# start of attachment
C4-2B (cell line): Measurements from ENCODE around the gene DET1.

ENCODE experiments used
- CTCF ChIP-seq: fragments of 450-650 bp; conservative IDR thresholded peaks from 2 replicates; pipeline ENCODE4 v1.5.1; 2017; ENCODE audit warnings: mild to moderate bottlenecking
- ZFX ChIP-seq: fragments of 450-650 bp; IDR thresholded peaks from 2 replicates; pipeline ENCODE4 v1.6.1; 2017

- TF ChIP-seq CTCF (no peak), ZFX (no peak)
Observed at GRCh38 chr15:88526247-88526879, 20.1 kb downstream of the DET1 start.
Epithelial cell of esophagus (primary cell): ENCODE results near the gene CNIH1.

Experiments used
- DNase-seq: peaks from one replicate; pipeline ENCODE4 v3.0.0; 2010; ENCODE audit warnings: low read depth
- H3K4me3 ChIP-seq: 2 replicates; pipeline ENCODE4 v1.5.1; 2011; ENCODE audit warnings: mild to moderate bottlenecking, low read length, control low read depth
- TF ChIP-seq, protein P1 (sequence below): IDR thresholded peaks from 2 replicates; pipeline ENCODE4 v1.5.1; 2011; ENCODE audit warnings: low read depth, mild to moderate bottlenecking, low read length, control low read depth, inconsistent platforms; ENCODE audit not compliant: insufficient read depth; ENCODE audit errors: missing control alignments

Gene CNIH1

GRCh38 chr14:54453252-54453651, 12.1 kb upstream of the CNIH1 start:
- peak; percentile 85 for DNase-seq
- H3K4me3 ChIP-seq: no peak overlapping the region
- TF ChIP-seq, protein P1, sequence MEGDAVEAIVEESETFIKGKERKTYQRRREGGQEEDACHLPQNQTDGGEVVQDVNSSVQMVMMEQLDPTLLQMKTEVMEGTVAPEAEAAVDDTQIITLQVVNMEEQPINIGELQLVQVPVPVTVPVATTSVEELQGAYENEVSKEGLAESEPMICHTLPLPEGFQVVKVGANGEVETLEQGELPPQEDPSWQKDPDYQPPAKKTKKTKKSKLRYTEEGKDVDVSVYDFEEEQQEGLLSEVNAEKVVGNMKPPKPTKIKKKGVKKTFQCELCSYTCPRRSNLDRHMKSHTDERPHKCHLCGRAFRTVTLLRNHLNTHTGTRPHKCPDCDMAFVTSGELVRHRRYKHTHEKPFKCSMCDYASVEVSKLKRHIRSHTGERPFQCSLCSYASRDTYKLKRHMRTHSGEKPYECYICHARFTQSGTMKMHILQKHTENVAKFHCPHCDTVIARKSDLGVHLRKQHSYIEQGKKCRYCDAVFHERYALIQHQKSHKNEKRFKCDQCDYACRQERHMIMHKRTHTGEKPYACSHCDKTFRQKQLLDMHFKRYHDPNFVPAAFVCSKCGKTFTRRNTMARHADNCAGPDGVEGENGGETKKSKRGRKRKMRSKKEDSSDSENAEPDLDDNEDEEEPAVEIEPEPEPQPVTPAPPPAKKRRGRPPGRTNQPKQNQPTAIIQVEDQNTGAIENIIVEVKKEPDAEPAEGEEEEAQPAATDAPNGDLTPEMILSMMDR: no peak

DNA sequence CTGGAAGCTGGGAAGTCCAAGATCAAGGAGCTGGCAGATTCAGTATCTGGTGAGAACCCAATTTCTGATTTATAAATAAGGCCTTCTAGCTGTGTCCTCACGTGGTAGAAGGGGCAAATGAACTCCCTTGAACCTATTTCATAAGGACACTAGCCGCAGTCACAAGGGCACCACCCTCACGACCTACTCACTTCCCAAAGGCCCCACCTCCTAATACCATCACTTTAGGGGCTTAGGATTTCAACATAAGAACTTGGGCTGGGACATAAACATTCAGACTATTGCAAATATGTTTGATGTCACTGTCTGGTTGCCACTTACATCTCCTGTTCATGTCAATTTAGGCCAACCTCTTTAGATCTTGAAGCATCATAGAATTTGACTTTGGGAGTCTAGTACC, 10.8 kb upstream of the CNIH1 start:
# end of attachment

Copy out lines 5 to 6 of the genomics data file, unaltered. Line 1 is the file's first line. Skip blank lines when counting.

- TF ChIP-seq CTCF (no peak), ZFX (no peak)
Observed at GRCh38 chr15:88526247-88526879, 20.1 kb downstream of the DET1 start.